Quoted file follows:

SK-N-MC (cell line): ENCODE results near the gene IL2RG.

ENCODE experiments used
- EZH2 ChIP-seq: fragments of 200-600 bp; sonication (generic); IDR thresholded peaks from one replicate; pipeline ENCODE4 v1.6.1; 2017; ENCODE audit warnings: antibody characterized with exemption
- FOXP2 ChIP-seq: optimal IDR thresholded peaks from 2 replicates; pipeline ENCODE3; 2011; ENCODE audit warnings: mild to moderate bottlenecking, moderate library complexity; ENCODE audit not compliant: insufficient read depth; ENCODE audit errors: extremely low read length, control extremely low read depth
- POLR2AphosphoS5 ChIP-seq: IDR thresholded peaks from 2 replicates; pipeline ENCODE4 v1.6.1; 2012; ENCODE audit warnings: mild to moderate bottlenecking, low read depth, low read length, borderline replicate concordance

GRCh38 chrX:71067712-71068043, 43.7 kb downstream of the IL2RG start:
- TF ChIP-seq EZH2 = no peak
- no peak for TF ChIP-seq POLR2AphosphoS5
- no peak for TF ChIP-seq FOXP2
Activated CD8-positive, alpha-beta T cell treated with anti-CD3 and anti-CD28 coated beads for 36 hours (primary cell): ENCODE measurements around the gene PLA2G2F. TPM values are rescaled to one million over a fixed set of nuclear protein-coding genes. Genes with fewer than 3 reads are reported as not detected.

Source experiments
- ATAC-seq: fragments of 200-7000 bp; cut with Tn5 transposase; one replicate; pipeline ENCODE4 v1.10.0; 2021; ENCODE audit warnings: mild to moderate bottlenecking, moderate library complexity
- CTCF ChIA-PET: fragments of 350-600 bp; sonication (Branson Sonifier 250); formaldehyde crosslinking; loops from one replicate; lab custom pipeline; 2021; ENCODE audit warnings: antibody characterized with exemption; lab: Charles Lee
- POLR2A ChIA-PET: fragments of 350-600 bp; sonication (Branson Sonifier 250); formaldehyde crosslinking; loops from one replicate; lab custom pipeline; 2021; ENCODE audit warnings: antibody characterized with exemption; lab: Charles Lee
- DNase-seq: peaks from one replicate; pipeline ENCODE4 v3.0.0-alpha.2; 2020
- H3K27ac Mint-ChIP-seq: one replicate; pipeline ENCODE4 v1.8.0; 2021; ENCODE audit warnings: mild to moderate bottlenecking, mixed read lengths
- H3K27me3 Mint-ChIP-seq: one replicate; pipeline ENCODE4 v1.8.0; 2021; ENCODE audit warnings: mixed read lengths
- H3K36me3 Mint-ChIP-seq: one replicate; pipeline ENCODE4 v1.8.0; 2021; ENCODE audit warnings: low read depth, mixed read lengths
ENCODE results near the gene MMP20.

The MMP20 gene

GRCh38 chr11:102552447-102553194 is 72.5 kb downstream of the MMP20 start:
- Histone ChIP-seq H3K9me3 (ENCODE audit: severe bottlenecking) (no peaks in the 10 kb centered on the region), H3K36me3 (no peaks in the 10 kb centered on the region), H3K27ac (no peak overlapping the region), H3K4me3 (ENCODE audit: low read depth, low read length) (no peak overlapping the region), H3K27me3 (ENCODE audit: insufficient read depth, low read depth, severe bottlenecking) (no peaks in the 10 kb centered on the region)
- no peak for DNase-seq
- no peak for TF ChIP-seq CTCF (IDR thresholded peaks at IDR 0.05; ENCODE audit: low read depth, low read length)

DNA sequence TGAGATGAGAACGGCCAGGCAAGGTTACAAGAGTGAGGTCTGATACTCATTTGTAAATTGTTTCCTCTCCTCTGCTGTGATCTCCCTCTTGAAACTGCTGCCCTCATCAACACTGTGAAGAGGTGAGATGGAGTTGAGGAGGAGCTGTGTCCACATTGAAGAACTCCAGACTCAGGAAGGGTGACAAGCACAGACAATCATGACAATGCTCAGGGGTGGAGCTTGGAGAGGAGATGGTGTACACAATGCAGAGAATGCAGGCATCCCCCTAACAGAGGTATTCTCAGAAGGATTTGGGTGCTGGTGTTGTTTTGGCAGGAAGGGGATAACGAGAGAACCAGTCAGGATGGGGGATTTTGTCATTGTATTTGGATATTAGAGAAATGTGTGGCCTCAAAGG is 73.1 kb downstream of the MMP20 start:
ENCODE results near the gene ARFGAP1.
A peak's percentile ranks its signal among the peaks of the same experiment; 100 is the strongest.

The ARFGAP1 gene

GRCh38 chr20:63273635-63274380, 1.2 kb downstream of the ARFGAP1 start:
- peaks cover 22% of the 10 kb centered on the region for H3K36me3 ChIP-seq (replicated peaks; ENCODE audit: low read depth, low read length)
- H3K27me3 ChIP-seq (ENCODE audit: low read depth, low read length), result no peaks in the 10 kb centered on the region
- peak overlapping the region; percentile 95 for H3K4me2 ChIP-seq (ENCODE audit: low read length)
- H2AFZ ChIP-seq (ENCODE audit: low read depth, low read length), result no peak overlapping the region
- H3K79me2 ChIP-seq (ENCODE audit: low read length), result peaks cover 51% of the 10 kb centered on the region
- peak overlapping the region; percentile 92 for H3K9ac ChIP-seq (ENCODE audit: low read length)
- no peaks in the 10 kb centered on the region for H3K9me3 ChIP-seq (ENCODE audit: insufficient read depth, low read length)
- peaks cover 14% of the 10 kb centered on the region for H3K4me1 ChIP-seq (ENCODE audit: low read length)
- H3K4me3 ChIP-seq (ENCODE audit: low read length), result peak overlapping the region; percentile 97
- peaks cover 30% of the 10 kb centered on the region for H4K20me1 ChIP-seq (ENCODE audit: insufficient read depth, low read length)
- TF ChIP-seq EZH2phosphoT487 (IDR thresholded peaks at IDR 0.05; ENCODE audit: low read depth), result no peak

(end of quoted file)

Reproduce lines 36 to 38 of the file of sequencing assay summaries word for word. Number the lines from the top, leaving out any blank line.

- no peaks in the 10 kb centered on the region for H3K9me3 ChIP-seq (ENCODE audit: insufficient read depth, low read length)
- peaks cover 14% of the 10 kb centered on the region for H3K4me1 ChIP-seq (ENCODE audit: low read length)
- H3K4me3 ChIP-seq (ENCODE audit: low read length), result peak overlapping the region; percentile 97